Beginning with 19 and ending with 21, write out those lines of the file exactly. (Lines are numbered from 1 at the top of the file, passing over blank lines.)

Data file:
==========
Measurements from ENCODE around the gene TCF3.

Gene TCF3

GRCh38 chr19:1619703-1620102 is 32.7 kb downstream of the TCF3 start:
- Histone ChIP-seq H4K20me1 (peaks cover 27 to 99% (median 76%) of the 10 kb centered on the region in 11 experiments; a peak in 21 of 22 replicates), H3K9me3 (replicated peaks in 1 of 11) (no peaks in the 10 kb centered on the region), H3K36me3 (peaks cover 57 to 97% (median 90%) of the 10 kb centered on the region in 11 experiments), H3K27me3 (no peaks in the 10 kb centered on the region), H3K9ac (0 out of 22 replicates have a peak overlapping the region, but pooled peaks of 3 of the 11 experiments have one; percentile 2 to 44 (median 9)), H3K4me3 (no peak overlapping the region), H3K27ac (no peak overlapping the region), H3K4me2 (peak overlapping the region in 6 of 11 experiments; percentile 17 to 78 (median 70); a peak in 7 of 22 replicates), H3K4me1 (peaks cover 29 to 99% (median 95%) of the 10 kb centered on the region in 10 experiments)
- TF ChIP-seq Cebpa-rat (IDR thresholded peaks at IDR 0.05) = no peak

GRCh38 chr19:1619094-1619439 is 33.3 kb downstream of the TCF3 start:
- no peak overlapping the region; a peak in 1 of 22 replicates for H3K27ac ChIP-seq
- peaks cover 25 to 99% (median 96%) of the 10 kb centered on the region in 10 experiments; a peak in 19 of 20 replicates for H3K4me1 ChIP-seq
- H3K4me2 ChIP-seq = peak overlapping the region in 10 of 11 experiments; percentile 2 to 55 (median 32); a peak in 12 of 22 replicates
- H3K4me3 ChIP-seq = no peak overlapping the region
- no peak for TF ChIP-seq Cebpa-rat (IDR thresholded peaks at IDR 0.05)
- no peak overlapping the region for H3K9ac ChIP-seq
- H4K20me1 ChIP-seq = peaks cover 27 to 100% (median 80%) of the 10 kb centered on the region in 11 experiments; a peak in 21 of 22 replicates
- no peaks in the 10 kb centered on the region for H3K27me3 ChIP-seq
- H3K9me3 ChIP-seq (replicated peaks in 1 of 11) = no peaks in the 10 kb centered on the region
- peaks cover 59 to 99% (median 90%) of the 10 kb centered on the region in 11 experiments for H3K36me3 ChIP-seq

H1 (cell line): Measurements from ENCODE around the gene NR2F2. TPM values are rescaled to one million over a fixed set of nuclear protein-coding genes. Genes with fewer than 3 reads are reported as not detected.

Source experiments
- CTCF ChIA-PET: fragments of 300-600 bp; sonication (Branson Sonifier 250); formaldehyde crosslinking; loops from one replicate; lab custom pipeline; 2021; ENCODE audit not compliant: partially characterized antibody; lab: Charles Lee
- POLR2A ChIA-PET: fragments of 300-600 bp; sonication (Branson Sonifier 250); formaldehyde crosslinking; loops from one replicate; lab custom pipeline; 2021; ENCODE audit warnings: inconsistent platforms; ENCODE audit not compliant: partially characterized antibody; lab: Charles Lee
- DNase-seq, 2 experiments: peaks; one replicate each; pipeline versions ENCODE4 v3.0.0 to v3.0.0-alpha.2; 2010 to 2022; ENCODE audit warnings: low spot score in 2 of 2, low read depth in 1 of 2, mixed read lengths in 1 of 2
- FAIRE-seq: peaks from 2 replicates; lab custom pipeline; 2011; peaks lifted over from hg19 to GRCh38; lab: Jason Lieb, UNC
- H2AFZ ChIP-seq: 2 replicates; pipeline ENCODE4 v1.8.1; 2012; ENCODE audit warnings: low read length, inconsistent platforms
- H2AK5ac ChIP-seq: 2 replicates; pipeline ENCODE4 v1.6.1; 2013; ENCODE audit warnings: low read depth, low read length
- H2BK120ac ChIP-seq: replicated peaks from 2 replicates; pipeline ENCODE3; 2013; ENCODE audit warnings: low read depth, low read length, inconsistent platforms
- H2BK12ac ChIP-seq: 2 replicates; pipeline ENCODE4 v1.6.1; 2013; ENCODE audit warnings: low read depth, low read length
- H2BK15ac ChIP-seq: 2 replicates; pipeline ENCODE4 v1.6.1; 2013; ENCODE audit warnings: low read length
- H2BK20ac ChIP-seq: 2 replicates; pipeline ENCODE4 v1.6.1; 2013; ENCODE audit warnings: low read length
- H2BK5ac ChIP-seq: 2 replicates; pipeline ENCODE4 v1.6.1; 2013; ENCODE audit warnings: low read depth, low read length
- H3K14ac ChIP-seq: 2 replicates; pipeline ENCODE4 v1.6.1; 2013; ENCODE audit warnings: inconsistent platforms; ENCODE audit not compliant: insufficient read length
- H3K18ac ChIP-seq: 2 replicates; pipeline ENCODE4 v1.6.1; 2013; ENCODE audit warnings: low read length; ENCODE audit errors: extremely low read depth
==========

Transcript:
- CTCF ChIA-PET: fragments of 300-600 bp; sonication (Branson Sonifier 250); formaldehyde crosslinking; loops from one replicate; lab custom pipeline; 2021; ENCODE audit not compliant: partially characterized antibody; lab: Charles Lee
- POLR2A ChIA-PET: fragments of 300-600 bp; sonication (Branson Sonifier 250); formaldehyde crosslinking; loops from one replicate; lab custom pipeline; 2021; ENCODE audit warnings: inconsistent platforms; ENCODE audit not compliant: partially characterized antibody; lab: Charles Lee
- DNase-seq, 2 experiments: peaks; one replicate each; pipeline versions ENCODE4 v3.0.0 to v3.0.0-alpha.2; 2010 to 2022; ENCODE audit warnings: low spot score in 2 of 2, low read depth in 1 of 2, mixed read lengths in 1 of 2